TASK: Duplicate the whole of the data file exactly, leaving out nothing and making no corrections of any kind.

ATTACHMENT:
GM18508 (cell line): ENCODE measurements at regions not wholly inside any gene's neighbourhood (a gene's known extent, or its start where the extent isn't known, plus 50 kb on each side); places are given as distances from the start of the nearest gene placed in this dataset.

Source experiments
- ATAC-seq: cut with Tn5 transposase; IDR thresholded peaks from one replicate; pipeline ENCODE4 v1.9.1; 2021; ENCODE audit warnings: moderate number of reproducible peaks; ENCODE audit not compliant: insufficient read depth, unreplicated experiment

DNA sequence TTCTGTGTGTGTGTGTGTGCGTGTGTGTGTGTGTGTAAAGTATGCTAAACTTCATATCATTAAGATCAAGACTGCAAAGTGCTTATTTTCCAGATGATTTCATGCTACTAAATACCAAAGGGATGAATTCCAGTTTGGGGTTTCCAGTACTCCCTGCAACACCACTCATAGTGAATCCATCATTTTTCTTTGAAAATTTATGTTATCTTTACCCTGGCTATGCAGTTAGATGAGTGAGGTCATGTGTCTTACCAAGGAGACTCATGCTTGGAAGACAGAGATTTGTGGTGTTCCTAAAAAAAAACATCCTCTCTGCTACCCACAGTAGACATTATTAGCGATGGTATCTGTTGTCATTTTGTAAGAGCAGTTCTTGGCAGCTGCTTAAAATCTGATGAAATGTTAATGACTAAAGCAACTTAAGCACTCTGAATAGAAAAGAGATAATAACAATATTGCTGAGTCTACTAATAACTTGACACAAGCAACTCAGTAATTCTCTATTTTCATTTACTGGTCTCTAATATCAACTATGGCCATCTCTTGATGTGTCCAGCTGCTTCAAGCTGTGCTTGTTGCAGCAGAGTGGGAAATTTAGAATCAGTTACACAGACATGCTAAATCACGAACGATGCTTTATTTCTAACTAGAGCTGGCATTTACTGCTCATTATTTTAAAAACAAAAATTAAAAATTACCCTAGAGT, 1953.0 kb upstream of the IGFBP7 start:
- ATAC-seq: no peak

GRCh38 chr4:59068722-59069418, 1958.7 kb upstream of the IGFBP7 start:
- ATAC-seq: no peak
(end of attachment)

GM18508 (cell line): ENCODE measurements at regions not wholly inside any gene's neighbourhood (a gene's known extent, or its start where the extent isn't known, plus 50 kb on each side); places are given as distances from the start of the nearest gene placed in this dataset.

Source experiments
- ATAC-seq: cut with Tn5 transposase; IDR thresholded peaks from one replicate; pipeline ENCODE4 v1.9.1; 2021; ENCODE audit warnings: moderate number of reproducible peaks; ENCODE audit not compliant: insufficient read depth, unreplicated experiment

DNA sequence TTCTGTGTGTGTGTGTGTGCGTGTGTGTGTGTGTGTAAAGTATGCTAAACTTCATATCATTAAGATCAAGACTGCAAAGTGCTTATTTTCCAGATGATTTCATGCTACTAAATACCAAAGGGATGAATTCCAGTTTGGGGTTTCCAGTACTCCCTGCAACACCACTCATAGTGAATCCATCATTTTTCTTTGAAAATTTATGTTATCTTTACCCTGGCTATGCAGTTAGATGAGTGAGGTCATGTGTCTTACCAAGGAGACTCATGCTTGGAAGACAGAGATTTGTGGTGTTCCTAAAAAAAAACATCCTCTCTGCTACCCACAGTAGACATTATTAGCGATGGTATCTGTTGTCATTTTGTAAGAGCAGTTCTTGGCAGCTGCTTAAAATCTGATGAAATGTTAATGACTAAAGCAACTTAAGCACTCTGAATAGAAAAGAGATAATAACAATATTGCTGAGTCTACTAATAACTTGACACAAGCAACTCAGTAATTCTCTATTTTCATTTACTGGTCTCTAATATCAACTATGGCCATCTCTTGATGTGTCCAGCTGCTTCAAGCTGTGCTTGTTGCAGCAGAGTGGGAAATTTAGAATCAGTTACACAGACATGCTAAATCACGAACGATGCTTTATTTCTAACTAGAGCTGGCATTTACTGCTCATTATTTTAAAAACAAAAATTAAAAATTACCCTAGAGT, 1953.0 kb upstream of the IGFBP7 start:
- ATAC-seq: no peak

GRCh38 chr4:59068722-59069418, 1958.7 kb upstream of the IGFBP7 start:
- ATAC-seq: no peak